Pros:For its size and cost, it produces a lot of O.J. in short order.
Cons:Its durability has yet to prove itself
The Bottom Line: Its a lot of bang for the buck. Should pay for itself after the first 2 gallons.
For as long as my wife and I have owned our house, our citrus trees have always outpaced our ability to keep up with their output. It was always my intention to find a juicer worthy of my grove's demand. After all, there's nothing better than the taste of fresh squeezed O.J.
Recommend this product?
Just by chance, one day I was walking the aisles of Walmart, and happened down the appliance section. Low and behold, there sat a machine specifically designed to juice citrus.
It was a Black & Decker CJ525 juicer. It didn't look like much. It wasn't pretty like the stainless steel coffee machines, or the futuristic retro-styled blenders. And it was no match for the euro-styled toasters. It was just a really bland looking 'thing' that had one purpose J-U-I-C-E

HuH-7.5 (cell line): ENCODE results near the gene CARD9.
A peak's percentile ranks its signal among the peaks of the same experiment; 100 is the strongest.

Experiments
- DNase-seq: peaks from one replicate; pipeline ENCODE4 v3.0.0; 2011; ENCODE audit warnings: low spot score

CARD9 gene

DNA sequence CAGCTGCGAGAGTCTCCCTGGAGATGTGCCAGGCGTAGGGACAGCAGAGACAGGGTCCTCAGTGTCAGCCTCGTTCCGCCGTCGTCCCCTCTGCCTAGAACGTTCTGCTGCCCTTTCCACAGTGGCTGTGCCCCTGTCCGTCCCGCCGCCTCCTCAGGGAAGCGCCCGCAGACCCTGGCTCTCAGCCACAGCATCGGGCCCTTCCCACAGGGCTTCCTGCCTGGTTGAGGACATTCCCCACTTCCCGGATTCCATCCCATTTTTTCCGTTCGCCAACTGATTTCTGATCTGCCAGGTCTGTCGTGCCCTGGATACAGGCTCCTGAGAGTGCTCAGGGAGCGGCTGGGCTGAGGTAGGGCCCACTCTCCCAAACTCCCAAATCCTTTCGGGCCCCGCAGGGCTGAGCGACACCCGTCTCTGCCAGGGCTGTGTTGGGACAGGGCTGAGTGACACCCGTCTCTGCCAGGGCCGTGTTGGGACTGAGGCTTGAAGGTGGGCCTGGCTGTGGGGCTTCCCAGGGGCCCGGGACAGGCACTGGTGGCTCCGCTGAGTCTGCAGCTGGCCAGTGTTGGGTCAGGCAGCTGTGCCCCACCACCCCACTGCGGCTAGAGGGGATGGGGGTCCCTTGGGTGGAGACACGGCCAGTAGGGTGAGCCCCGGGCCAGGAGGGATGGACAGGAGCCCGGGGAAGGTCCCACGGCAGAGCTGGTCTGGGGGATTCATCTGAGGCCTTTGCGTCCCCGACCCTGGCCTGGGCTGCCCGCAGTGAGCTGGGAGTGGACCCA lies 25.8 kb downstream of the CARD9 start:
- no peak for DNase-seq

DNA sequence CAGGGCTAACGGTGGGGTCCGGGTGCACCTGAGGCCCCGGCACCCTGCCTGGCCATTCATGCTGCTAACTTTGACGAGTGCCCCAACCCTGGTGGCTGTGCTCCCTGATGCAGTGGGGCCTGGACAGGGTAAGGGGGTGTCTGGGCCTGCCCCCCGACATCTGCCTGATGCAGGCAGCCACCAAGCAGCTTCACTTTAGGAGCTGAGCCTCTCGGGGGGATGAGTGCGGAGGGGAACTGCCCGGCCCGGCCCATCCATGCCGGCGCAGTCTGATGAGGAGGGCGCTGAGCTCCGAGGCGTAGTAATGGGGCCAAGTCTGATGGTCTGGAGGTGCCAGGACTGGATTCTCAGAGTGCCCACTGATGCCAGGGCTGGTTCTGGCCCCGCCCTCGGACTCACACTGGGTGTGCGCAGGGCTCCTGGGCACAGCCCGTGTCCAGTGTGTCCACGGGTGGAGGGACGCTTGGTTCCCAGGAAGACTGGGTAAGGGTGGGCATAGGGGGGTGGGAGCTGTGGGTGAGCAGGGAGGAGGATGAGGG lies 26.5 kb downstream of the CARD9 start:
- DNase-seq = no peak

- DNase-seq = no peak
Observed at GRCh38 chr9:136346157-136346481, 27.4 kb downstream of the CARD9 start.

The price was only 10 dollars, so I quickly calculated that if I was only able to produce 2 gallons of juice before it wore out, I would probably break even, and at least would have the joy of farm fresh O.J.; for a little while anyway.
After my purchase, I immediately went home, picked around 30 lbs of oranges, and set out to put my new little juicer to the test.
It did exactly what I wanted it to. It made orange juice. It made it in short order. I made a half a gallon of the stuff, put it in the fridge, and then juiced myself two 16 ounce glasses that I guzzled down. WOW! Great stuff!!
How it works:
It has four parts to it 1) The motor/base 2) The 28 ounce pitcher 3) The strainer 4) The reamer that integrates with the strainer.
You plug it in. Take halved oranges and plunge down onto the reamer. This activates a plunger switch that starts the electric motor which rotates the reamer. The reamer alternates directions (most times) when you start to juice each new orange half. The juice collects in the pitcher until it fills to 28 ounces. Then you transfer the juice to a larger pitcher or a glass.
Since I made a half gallon, I cleaned the collected pulp from the strainer between pitcher fill-ups.
Then the final clean-up came, and surprisingly it was very easy to clean. Mild soap and a sponge is all it takes, but it must be cleaned immediately after use so no pulp dries on it.
The Black & Decker CJ525 performed very well for the plastic device that it is. I'm not sure how long it will hold out, but for $10 I'm betting that it will pretty much pay for itself before it breaks.